Golden Era Landscaping

Discussion in 'The Golden Era' started by ITG, Mar 18, 2007.

  1. tonyb

    tonyb I'll Lock Up

    My mother's basement
    A wholly anecdotal observation is that those freestanding garages were of a considerably smaller size than those built a couple-three decades later.

    Outbuildings become part of the garden’s bones, for better or for worse.
    Dixie_Amazon likes this.
  2. 3fingers

    3fingers One Too Many

    ^^^ Around here they were/are referred to as Model T garages. Most are gone now though I do know of a few still standing.
    It's ironic, (normal ironic, not hipster ironic) that a fair number of newer automobiles would fit perfectly in them.
    Dixie_Amazon likes this.
  3. LizzieMaine

    LizzieMaine Bartender

    Yep. My house -- 958 square feet -- has one of those dinky wooden garages. Wooden floor built across cement pilings sunk into the soil, and just room enough to fit a 1941 Dodge sedan and two garbage cans.
    vitanola and Dixie_Amazon like this.
  4. Dixie_Amazon

    Dixie_Amazon Practically Family

    Redstick, LA
  5. Nobert

    Nobert Practically Family

    In the Maine Woods
    I looked through some of the many Home and Garden magazines I have from the 20s to the late 40s, which you'd think would cover the combination of those two spheres but, so far, nada. There's house, and there's garden, but the intersection of that Venn diagram is in the negative. I did find an ad with a picture that included what looked like a snake plant and philodendron sat upon a coffee table, but no actual articles.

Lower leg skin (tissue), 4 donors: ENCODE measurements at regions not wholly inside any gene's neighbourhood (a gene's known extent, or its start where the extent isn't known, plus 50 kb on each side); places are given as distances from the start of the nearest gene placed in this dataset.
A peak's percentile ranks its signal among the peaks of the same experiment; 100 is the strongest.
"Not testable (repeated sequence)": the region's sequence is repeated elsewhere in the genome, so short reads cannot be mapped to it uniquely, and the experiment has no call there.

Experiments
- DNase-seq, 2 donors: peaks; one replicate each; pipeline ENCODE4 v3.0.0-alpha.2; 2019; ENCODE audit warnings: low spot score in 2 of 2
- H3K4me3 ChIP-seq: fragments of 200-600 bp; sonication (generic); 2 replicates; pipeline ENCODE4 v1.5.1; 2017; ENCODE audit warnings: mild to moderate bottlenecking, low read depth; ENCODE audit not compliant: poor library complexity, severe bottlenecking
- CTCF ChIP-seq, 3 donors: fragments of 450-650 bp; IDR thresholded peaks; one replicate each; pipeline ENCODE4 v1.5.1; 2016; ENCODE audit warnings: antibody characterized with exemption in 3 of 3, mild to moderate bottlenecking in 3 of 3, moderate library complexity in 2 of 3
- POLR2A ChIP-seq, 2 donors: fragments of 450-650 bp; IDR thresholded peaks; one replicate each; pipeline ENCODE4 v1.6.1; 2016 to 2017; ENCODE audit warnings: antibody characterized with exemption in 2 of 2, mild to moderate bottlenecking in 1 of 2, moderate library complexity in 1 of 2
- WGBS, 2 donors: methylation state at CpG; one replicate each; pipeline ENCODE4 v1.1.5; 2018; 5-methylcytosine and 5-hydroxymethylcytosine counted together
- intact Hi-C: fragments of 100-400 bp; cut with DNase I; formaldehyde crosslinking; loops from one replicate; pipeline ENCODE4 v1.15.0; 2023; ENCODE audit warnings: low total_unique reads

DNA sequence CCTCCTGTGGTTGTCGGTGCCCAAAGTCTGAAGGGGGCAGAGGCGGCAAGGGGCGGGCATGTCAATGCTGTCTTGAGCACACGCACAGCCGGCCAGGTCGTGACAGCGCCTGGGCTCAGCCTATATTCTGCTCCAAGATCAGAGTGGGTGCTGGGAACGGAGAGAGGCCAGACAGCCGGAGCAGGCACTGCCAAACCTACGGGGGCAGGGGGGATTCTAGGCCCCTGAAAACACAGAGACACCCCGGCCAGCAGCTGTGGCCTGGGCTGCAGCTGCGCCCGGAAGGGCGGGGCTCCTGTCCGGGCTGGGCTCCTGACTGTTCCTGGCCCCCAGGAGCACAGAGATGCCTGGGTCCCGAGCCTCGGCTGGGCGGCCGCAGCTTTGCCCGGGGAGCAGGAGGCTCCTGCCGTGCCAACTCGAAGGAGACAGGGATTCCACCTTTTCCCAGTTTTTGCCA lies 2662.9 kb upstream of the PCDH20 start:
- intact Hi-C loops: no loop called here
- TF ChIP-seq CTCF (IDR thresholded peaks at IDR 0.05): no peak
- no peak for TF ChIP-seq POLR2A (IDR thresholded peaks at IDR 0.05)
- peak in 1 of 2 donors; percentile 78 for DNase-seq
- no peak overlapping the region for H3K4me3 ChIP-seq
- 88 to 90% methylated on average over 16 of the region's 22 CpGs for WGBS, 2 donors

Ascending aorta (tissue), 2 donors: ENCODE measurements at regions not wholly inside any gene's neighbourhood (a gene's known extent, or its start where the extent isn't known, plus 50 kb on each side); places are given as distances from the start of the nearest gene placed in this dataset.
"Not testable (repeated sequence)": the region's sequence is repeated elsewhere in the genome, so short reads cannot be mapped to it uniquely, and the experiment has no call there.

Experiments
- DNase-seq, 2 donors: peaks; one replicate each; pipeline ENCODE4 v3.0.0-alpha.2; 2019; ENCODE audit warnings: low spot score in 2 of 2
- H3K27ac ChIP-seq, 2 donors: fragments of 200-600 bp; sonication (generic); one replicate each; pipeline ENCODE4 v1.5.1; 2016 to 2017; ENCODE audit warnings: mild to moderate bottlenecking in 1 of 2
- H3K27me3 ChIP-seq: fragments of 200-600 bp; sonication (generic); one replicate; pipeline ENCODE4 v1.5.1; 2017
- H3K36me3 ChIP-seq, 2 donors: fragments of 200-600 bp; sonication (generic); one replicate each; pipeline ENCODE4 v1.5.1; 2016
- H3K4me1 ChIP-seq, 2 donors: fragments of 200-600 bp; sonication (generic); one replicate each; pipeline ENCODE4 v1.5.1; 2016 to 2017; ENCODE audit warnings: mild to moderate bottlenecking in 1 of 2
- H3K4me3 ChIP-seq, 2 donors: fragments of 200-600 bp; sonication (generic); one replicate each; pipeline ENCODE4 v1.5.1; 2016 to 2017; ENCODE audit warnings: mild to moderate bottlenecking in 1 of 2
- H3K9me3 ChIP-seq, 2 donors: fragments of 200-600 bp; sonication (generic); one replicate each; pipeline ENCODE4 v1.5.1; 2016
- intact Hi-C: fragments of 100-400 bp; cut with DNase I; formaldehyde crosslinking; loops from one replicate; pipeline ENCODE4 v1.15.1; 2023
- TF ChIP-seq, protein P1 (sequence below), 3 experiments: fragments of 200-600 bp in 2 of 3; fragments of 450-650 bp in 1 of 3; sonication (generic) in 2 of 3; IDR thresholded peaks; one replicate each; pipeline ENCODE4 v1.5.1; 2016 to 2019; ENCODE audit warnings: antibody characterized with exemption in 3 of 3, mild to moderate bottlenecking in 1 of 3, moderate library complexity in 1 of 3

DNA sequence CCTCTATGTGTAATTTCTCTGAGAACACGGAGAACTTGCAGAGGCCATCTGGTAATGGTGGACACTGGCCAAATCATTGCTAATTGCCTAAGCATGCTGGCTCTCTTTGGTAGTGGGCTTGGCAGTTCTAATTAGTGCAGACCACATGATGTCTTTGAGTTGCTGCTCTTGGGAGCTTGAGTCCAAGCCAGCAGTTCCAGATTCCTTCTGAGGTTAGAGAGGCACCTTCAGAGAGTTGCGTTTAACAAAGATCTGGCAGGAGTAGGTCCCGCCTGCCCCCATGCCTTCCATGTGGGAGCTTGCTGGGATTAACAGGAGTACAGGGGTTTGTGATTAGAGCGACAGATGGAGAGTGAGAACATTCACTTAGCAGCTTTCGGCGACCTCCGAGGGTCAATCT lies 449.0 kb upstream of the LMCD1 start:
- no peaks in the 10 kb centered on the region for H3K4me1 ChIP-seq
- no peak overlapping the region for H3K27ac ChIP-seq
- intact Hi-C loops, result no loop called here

Dixie_Amazon likes this.
  6. Bugguy

    Bugguy A-List Customer

    Nashville, TN
    I'd forgotten the African Violets... a neighbor had them in a window with a blue grow light. Better than my current neighbor with a purple spotlight aimed at his house.

    My mother and grandmother had cuttings from a Christmas cactus (Schlumbergera) that lived FOREVER. Like the Philo., we had spider plants (and little dangling spider plants) (Chlorophytum) that needed little more than sunlight.

    Outside, like previously suggested, - privet hedges. Every yard in Chicago had them. We also had huge Catalpa Trees (non-PC: Indian Cigar Tree - apologies to the First Nations).

    Snap-dragons (Antirrhinum) were a typical annual - don't see many today. And of course, Peony bushes (Ranunculus).
    3fingers likes this.
  7. Stanley Doble

    Stanley Doble Call Me a Cab

    Don't overlook the old Popular Mechanics magazines you see at yard and estate sales. They had articles on gardening and landscaping, nearly every month.

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